- X-Business websites typically include a tab labeled Careers, Join Us, Employment, or Jobs. Many companies post their recruitment needs regularly.
- When searching online, consider your specialty. For example, caretaker jobs are an entire industry, ranging from simple house-sitting to tending a 100-acre ranch with livestock or filling in for an apartment building superintendent. So, when searching online for “caretaker jobs,” include your specialty, such as handyman, kennel, dairy, or garden.
- Retail Grocery Inventory Service, or RGIS (www.rgis.com), performs more than 1,400 inventories a day for companies of all types and sizes (not just grocery stores). The work requires energy and mobility. RGIS has more than 200 offices and offers flexible hours and schedules.
- If you seek only temporary or seasonal employment, you might focus on websites for theme parks, summer camps, campgrounds, and marinas. You can search for jobs at Disney properties by visiting www.disneycareers.com. SeaWorld Parks and Entertainment owns attractions in several states, including Discovery Cove, SeaWorld, and Sesame Place; go to http://careers.seaworldparks.com. In addition, Herschend Family Entertainment owns or manages many theme parks, adventure parks, water parks, dinner shows, lodgings, and aquariums, including Silver Dollar City, Dollywood, Stone Mountain Park, and Dolly Parton’s Dixie Stampede; visit www.hfecorp.com. By establishing yourself with an employer that has many properties, you may, over time, be able to land a variety of jobs in various locations.
- Don’t overlook retailers and shippers who need extra help at certain times. The CamperForce program of online retailer Amazon offers jobs and paid campsites to RVers who work during the holiday rush; visit http://goo.gl/DEt00l. Seasonal jobs can be offbeat, too, such as sheep shearing or crop dusting. Start four to six months ahead to find a short, seasonal post such as tending a Christmas tree lot or a pumpkin patch. Flower and candy shippers are busiest during holidays, including Valentine’s Day in February and Mother’s Day in May.
- Luxury resort campgrounds may offer only a discount, not a free site, in exchange for some work, but you can negotiate for fees based on the job. And you’ll stay in a prestigious location with resort features such as golf and tennis.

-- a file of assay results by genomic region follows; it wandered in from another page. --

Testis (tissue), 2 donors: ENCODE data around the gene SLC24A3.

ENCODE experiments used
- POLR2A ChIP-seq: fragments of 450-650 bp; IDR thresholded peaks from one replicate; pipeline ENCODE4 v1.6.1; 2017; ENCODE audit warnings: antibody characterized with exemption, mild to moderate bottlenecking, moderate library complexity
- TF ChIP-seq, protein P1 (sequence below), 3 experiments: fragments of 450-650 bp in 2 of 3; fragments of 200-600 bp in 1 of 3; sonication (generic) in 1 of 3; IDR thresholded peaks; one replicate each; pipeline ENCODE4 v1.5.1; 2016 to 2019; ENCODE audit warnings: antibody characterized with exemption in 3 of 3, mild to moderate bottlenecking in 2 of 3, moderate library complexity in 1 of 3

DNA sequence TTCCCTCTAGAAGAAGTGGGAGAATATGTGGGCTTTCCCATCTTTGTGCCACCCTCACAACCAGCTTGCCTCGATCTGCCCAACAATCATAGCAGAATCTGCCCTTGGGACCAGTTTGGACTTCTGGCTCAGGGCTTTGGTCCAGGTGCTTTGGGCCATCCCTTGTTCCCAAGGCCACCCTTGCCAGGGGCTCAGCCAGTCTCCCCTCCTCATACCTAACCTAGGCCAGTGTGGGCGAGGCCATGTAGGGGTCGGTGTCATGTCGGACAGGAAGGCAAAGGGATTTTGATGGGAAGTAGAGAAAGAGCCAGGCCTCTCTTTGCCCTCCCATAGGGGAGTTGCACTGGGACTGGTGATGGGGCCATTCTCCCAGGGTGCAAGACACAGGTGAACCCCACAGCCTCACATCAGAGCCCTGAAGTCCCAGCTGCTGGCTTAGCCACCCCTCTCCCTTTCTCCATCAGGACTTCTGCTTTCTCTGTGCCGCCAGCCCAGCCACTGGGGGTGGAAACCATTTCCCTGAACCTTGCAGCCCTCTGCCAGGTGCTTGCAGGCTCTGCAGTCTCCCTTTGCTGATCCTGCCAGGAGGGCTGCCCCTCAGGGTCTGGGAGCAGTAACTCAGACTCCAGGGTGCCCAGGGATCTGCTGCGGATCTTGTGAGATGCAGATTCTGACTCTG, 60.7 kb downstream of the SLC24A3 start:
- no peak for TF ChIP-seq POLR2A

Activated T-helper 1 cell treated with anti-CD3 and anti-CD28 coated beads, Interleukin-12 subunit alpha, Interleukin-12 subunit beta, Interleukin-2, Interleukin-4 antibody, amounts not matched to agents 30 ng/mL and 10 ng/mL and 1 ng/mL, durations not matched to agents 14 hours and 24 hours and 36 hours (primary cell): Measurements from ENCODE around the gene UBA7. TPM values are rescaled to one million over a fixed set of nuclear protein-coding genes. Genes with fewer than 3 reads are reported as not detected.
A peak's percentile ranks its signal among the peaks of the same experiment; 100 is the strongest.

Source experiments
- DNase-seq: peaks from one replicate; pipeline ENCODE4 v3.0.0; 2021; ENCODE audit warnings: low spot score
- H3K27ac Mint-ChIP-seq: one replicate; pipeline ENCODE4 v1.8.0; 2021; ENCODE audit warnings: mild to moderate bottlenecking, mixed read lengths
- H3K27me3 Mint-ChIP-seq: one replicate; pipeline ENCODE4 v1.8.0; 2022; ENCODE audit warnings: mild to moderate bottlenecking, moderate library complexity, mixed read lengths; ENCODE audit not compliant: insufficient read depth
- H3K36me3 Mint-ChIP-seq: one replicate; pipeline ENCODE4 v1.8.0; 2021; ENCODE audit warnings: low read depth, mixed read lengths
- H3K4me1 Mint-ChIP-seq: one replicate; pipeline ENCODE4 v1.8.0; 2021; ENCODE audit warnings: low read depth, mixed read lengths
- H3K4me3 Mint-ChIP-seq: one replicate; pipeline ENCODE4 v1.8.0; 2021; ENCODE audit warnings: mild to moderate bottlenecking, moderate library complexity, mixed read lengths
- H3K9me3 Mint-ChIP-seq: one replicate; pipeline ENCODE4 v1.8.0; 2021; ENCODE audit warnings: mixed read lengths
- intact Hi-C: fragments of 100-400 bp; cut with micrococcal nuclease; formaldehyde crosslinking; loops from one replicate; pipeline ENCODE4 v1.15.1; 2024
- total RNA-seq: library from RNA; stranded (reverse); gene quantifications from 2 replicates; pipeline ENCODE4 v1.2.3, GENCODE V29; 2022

- Most of us have one or more national parks on our bucket lists. Explore National Park Service jobs at www.nps.gov/aboutus/workwithus.htm. However, don’t stop there. Many facilities within the parks are managed by services such as Xanterra Parks and Resorts, which also manages some state park hospitality services. Visit www.xanterra.com. The Xanterra website includes links to individual parks, such as www.yellowstonejobs.com.
- Jobs are available through the U.S. Forest Service, www.fs.fed.us/working-with-us/jobs; (877) 372-7248. Many come with a campsite and other perks.
- Some companies employ people who have their own RVs to work security at oil fields, primarily in Texas, Louisiana, and Oklahoma. See the application information at sites such as www.guard1services.com, www.swgateguards.com, and www.oilgates.com.
- If you’re looking for a “cool” job, check out www.coolworks.com, a website supported by employers who pay to post ads. It specializes in positions such as ski instructor, dude ranch wrangler, and bicycle tour guide. The site’s “Older and Bolder” section targets retired or semiretired job seekers. Another site that lists cool jobs is www.jobmonkey.com.
- Jobs in almost any field from aviation to zookeeper are listed at www.indeed.com.
- Within the health and teaching fields, salaries are high and premium rates apply for nursing subspecialties or an advanced degree. Search online for “temporary nursing jobs” or “temporary teaching jobs” and dozens of sites pop up.
- If you’re an avid fan of auto racing, fly-ins, football, baseball, or boat shows, search online for the name of an event or site and its vendors or exhibitors. To sell at such events, you must meet the sponsor’s rules, plus local licensing requirements.
Since the debut of the “Full-Timer’s Primer” column in the August 1981 issue of Family Motor Coaching, writer Janet Groene has shared insights about full-time motorhoming and related topics. This month marks her final installment of “Full-Timer’s Primer.” We thank Janet for her years of dedication to readers of the column. “Cooking On The Go,” Janet’s other column, will continue to appear in alternating months; look for it next in the March 2016 issue.